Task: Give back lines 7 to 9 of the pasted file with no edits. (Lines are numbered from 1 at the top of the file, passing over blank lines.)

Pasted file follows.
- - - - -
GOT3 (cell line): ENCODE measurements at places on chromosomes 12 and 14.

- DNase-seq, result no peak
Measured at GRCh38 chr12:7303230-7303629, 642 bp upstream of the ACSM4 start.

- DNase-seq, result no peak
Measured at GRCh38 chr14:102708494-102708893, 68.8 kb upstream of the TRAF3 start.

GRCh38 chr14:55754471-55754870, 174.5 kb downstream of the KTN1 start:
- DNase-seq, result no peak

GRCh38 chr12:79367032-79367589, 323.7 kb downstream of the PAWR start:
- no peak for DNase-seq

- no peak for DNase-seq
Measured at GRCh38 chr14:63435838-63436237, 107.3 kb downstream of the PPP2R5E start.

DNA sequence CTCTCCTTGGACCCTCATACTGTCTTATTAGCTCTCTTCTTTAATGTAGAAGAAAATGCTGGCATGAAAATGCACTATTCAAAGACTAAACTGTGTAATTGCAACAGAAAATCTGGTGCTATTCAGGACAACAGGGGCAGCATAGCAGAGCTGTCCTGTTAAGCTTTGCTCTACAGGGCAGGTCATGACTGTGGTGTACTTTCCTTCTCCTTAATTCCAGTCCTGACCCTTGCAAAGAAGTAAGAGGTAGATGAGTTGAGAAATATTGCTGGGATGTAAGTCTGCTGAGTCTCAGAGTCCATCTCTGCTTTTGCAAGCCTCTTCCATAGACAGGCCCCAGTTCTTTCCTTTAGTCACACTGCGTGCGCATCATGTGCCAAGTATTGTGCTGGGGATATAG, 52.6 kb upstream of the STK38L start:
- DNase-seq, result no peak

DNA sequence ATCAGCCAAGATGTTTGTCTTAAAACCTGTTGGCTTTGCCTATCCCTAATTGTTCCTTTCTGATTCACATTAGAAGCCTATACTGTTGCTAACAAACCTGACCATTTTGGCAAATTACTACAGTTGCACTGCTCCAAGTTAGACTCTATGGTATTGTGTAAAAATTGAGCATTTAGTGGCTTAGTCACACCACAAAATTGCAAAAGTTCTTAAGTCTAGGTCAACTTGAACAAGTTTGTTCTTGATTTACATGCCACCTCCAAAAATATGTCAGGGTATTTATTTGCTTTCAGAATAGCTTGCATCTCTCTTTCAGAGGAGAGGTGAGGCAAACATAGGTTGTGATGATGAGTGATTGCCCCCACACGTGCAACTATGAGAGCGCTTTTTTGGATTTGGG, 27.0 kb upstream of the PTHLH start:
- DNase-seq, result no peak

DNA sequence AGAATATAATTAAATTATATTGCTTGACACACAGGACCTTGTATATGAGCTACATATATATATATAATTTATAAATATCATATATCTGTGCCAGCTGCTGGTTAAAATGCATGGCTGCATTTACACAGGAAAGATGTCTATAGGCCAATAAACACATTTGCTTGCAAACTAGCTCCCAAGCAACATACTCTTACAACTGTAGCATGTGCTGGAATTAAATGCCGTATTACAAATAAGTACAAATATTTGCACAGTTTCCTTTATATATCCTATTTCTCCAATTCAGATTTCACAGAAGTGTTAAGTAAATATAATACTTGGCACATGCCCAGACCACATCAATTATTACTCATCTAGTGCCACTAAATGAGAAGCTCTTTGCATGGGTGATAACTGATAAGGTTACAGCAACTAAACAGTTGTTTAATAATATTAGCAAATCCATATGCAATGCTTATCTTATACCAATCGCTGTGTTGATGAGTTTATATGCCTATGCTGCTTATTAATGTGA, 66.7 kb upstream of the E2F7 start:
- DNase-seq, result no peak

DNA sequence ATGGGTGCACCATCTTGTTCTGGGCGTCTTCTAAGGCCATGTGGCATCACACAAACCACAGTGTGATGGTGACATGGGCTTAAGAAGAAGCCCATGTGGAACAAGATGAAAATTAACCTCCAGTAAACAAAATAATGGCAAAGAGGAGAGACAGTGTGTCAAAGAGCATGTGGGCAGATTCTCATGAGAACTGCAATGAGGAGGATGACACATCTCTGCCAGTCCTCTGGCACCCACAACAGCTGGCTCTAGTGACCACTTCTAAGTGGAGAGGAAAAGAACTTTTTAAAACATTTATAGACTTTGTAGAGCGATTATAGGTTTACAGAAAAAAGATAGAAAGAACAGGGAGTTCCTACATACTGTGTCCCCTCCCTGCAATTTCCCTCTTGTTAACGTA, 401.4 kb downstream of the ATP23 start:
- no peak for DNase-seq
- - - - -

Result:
- DNase-seq, result no peak

GRCh38 chr12:79367032-79367589, 323.7 kb downstream of the PAWR start:
- no peak for DNase-seq